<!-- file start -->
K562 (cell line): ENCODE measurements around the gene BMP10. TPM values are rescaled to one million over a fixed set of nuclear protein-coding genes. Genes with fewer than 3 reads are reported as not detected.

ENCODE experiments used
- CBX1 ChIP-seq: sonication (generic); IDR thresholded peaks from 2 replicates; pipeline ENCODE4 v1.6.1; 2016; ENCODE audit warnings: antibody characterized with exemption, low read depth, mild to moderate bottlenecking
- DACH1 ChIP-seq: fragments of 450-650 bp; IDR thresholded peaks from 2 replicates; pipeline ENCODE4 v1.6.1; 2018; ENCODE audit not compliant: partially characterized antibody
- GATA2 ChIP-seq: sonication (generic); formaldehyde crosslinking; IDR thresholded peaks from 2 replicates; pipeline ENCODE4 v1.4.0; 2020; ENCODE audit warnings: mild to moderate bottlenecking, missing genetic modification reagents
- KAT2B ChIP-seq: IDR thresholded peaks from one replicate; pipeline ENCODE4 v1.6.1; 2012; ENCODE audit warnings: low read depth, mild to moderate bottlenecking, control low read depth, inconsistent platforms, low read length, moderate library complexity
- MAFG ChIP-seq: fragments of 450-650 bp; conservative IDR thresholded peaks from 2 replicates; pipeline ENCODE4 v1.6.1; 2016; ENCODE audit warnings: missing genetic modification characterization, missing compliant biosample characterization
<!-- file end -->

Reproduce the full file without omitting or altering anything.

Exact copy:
K562 (cell line): ENCODE measurements around the gene BMP10. TPM values are rescaled to one million over a fixed set of nuclear protein-coding genes. Genes with fewer than 3 reads are reported as not detected.

ENCODE experiments used
- CBX1 ChIP-seq: sonication (generic); IDR thresholded peaks from 2 replicates; pipeline ENCODE4 v1.6.1; 2016; ENCODE audit warnings: antibody characterized with exemption, low read depth, mild to moderate bottlenecking
- DACH1 ChIP-seq: fragments of 450-650 bp; IDR thresholded peaks from 2 replicates; pipeline ENCODE4 v1.6.1; 2018; ENCODE audit not compliant: partially characterized antibody
- GATA2 ChIP-seq: sonication (generic); formaldehyde crosslinking; IDR thresholded peaks from 2 replicates; pipeline ENCODE4 v1.4.0; 2020; ENCODE audit warnings: mild to moderate bottlenecking, missing genetic modification reagents
- KAT2B ChIP-seq: IDR thresholded peaks from one replicate; pipeline ENCODE4 v1.6.1; 2012; ENCODE audit warnings: low read depth, mild to moderate bottlenecking, control low read depth, inconsistent platforms, low read length, moderate library complexity
- MAFG ChIP-seq: fragments of 450-650 bp; conservative IDR thresholded peaks from 2 replicates; pipeline ENCODE4 v1.6.1; 2016; ENCODE audit warnings: missing genetic modification characterization, missing compliant biosample characterization